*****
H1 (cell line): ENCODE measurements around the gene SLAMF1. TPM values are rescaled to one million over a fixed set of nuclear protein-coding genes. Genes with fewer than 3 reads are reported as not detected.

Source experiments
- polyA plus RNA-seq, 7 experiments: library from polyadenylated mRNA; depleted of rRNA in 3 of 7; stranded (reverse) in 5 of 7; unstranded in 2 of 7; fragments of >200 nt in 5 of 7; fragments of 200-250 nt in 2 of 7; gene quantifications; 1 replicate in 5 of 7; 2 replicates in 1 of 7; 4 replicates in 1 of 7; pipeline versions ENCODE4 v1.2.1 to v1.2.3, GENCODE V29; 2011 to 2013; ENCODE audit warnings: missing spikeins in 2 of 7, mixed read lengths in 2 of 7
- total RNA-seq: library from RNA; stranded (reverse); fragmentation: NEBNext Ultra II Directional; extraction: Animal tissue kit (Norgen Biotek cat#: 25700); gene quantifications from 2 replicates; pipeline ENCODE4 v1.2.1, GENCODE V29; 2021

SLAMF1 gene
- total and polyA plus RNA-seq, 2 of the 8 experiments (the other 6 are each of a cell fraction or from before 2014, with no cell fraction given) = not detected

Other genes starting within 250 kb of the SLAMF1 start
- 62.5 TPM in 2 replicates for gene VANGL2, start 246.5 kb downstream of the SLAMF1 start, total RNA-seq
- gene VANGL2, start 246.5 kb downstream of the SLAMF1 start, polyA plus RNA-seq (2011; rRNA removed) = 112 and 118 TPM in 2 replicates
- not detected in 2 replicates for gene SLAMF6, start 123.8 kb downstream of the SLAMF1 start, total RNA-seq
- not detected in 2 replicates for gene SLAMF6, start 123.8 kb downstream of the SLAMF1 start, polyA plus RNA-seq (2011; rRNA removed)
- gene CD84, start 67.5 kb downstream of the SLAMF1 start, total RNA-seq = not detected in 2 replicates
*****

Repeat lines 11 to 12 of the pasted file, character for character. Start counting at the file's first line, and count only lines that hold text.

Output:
- not detected in 2 replicates for gene SLAMF6, start 123.8 kb downstream of the SLAMF1 start, polyA plus RNA-seq (2011; rRNA removed)
- gene CD84, start 67.5 kb downstream of the SLAMF1 start, total RNA-seq = not detected in 2 replicates